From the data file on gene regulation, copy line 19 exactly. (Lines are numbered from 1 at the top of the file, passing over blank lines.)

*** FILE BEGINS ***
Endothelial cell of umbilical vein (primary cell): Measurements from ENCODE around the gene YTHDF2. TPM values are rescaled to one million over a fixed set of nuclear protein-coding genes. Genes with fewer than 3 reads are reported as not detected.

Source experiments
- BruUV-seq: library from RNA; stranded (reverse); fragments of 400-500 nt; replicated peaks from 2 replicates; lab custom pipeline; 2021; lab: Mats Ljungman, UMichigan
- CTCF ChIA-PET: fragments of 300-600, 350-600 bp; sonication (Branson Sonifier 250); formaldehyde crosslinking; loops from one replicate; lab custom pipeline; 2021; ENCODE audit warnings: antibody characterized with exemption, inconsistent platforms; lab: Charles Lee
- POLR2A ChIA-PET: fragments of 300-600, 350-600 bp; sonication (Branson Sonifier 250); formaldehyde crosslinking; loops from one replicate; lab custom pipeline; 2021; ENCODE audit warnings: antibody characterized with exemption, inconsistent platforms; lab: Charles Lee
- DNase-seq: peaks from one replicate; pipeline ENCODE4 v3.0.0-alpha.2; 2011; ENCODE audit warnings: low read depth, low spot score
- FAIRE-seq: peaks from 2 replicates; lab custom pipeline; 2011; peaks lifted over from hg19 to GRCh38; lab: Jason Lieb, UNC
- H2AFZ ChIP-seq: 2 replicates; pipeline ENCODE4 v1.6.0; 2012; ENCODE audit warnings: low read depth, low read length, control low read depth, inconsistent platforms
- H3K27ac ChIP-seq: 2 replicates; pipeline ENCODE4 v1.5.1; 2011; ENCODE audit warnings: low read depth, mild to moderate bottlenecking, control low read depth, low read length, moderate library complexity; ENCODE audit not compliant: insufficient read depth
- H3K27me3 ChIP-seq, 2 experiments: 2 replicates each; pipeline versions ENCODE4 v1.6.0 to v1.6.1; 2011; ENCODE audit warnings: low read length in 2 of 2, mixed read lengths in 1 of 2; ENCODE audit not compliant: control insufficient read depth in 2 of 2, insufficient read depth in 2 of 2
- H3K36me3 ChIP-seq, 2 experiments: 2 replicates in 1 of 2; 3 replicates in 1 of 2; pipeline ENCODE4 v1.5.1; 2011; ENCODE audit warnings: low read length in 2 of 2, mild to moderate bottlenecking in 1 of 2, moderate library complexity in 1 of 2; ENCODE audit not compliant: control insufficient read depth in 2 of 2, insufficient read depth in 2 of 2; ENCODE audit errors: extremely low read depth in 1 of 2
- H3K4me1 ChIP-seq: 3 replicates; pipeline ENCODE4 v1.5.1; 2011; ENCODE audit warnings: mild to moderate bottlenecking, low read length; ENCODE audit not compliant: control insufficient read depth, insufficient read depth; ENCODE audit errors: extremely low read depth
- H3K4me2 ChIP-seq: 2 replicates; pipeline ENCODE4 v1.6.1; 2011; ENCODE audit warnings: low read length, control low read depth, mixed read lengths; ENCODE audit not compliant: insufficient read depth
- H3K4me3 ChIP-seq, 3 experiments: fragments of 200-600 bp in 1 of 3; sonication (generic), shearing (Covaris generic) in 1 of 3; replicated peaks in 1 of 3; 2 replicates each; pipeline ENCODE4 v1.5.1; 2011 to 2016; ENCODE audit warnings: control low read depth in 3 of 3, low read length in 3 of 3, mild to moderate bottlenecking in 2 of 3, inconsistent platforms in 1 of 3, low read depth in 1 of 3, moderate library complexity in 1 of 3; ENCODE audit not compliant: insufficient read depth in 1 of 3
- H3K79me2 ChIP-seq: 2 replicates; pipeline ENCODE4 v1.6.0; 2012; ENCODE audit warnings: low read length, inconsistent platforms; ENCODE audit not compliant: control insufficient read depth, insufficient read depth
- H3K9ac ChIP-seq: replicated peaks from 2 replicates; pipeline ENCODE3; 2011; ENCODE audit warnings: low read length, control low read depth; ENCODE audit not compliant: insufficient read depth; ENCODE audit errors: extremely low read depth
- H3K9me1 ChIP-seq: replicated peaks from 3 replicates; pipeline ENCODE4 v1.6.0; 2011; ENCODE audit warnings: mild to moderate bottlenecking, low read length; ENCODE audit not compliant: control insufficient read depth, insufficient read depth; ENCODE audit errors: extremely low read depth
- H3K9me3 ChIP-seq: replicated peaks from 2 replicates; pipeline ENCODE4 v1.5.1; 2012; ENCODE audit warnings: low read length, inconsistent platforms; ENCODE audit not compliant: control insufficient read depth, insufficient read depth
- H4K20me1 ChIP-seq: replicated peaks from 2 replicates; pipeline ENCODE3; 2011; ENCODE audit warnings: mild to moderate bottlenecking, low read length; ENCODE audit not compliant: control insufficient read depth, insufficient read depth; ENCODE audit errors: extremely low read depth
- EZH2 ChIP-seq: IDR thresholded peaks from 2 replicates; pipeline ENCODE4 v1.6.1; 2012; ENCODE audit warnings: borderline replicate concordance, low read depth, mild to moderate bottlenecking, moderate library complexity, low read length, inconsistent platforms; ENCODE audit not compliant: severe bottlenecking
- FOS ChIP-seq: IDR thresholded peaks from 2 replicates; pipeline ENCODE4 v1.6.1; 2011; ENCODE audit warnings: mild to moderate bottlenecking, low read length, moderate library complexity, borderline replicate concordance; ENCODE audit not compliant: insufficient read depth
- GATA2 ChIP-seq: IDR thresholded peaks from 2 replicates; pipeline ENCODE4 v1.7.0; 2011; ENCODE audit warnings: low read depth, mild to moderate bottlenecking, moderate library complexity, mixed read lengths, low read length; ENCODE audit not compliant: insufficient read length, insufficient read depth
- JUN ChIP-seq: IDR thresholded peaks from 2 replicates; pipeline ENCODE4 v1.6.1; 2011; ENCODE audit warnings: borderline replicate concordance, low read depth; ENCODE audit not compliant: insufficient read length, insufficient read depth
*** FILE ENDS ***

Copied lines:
- H4K20me1 ChIP-seq: replicated peaks from 2 replicates; pipeline ENCODE3; 2011; ENCODE audit warnings: mild to moderate bottlenecking, low read length; ENCODE audit not compliant: control insufficient read depth, insufficient read depth; ENCODE audit errors: extremely low read depth